Phillips, D. Z. and Mario von der Ruhr, eds. Religion and Wittgenstein’s Legacy. Aldershot: Ashgate, 2005.

A collection of essays that discusses Wittgenstein’s contributions to, and reception in, the philosophy of religion. The collection treats of both ‘primitive’ and Western religion, and covers Wittgenstein’s early as well as later thinking. Gareth Moore’s contribution in particular offers an insightful criticism of Wittgensteinian philosophy of religion.

Wittgenstein, Ludwig. ‘Remarks on Frazer’s Golden Bough.’Philosophical Occasions 1912–1951. Eds. James Carl Klagge and Alfred Nordmann. Indianapolis: Hackett Publishing, 1993. 119–55.

Frazer’s treatment of the magic and the religion of primitives was the focus of most of Wittgenstein’s own discussion of religion.

Wittgenstein, Ludwig. Culture and Value, revised ed. Ed. G. H. von Wright. Oxford: Blackwell, 1998.

Wittgenstein, Ludwig. Lectures and Conversations on Aesthetics, Psychology and Religious Belief. Ed. Cyril Barrett. Oxford: Blackwell, 1966.

Much of Wittgenstein’s probing material on religion that has been subject of development by Wittgensteinians are found in these two collections.

Sample Syllabus

Book on Syllabus

Clack, Brian R. An Introduction to Wittgenstein’s Philosophy of Religion. Edinburgh: Edinburgh University Press, 1999.

Week 1: Introduction to Early Wittgenstein

Clack, Brian R. An Introduction to Wittgenstein’s Philosophy of Religion. Chapters 1–2.

Hansen, Stig B. ‘Wittgenstein’s Tractatus Logico-Philosophicus and Religion.’Philosophy Compass 6.2 (2011): 142–51, doi: 10.1111/j.1747-9991.2010.00374.x.

Week 2–3: Early Wittgenstein: Themes in Logic and Religion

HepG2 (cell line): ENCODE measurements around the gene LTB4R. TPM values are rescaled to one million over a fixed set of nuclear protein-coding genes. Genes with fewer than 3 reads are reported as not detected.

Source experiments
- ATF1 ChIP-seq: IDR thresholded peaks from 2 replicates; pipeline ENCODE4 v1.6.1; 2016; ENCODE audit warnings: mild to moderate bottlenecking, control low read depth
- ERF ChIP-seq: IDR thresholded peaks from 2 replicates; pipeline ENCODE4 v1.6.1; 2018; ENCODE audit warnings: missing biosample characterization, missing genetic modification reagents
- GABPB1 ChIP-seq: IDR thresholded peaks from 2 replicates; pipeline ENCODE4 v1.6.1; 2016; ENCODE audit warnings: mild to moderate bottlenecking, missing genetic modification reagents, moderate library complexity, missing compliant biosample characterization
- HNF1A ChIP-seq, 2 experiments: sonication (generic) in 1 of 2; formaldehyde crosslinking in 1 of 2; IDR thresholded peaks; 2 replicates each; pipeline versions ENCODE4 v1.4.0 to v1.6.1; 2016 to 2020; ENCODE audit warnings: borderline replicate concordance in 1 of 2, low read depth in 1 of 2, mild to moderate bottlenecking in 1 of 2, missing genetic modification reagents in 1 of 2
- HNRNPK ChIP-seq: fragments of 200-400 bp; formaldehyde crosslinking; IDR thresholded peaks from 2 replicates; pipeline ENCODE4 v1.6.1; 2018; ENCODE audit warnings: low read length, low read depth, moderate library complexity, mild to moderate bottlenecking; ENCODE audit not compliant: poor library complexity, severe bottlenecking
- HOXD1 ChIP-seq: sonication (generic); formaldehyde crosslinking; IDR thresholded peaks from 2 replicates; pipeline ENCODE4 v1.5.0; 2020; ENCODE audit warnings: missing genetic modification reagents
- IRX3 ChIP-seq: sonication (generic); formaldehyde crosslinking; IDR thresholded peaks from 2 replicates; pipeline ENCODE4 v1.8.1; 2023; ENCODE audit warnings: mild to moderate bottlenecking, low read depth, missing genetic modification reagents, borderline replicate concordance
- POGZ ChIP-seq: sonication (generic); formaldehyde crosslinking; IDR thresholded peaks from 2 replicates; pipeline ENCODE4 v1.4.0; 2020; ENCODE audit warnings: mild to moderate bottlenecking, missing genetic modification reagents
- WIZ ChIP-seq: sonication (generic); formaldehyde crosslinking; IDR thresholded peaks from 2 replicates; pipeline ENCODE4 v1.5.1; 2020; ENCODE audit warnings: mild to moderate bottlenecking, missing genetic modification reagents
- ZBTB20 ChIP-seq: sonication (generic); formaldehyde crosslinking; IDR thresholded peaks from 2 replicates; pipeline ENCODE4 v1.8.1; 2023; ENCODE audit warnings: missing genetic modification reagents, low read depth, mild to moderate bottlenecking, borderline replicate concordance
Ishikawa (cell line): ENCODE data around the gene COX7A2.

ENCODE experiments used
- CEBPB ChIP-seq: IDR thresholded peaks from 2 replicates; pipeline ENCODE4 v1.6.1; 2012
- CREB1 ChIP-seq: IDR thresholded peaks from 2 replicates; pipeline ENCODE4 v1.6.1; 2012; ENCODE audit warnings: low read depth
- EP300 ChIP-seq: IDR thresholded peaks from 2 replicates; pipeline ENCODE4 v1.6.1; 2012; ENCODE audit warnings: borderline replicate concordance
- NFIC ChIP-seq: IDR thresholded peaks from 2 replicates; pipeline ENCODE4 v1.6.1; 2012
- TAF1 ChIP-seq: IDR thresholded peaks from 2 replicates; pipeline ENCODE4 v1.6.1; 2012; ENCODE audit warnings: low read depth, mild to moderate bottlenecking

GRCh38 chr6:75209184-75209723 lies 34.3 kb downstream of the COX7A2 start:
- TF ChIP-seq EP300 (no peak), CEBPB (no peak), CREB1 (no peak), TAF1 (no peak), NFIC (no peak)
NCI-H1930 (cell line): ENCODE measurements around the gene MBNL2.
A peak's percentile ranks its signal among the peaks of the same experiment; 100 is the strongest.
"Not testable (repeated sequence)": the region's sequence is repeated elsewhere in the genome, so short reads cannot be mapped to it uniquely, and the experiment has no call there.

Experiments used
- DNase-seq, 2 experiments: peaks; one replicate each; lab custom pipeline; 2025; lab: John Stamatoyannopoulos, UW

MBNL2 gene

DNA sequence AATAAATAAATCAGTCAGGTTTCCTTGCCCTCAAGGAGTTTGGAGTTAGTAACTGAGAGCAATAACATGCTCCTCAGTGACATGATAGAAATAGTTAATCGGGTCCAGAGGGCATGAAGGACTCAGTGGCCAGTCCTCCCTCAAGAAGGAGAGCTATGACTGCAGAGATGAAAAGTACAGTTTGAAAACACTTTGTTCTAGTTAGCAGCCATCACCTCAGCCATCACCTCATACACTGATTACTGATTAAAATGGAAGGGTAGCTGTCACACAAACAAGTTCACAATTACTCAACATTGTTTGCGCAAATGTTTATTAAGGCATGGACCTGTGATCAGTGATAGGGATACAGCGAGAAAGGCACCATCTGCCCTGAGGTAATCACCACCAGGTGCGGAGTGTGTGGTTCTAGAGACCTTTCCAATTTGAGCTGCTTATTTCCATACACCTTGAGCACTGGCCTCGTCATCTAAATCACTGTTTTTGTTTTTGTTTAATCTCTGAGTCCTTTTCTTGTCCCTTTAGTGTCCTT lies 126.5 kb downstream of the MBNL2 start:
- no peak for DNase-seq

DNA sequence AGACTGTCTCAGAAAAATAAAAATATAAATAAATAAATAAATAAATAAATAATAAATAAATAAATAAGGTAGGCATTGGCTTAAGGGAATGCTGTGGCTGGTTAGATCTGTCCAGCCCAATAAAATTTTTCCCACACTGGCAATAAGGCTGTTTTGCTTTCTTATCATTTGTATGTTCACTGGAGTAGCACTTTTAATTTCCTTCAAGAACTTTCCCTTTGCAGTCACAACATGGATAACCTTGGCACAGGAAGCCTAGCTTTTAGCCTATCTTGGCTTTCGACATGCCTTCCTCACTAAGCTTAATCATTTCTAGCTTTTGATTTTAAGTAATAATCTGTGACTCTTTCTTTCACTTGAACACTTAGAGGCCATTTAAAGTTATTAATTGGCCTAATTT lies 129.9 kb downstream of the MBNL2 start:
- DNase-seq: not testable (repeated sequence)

Armstrong, David. A World of States of Affairs. Chapter 13. Cambridge, NY: Cambridge University Press, 1997.

Hansen, Stig Børsen. ‘Unrestricted Quantification and Natural Theology: Is “The World” On The Index?’European Journal for Philosophy of Religion 2.2 (2010): 89–110.

Cameron, Ross. ‘Much Ado About Nothing: A Study of Metaphysical Nihilism.’Erkenntnis 64 (2006): 193–222.

Hansen, Stig Børsen. ‘Metaphysical Nihilism and Cosmological Arguments: Some Tractarian Comments.’European Journal of Philosophy (forthcoming), doi: 10.1111/j.1468-0378.2010.00409.x.

Shields, Philip R. Logic and Sin in the Writings of Ludwig Wittgenstein. Chapters 1–3. Chicago, IL: University of Chicago Press, 1993.

Week 4: Wittgenstein as a Jewish Thinker

Stern, David. ‘Was Wittgenstein a Jew?’Wittgenstein: Biography and Philosophy. Ed. James C. Klagge. Cambridge: Cambridge University Press, 2001. 237–72.

Chatterjee, Ranjit. Wittgenstein and Judaism: A Triumph of Concealment. Chapter 3. New York: Peter Lang, 2005.

Labron, Tim. Wittgenstein’s Religious Point of View. Chapter 4. London: Continuum, 2006.

Week 5: The Later Wittgenstein: Magic in Primitive Religion

Clack, Brian R. An Introduction to Wittgenstein’s Philosophy of Religion. Chapter 3.

Clack, Brian R. Wittgenstein, Frazer and Religion. Chapters 4, 5, 8. Hampshire: Palgrave, 1999.

Hansen, Stig Børsen. ‘The Later Wittgenstein and the Philosophy of Religion.’Philosophy Compass 5.11 (2010): 1013–22, doi: 10.1111/j.1747-9991.2010.00339.x.

Wittgenstein, Ludwig. ‘Remarks on Frazer’s Golden Bough.’Philosophical Occasions, 1912–1951. Eds. James Carl Klagge and Alfred Nordmann. Indianapolis: Hackett Publishing, 1993. 119–55.

Week 6: The Later Wittgenstein: Language Games and Fideism

Clack, Brian R. An Introduction to Wittgenstein’s Philosophy of Religion. Chapter 4.

Nielsen, Kai and D. Z. Phillips, eds. Wittgensteinian Fideism? Chapters 1–2. London: SCM Press, 2005.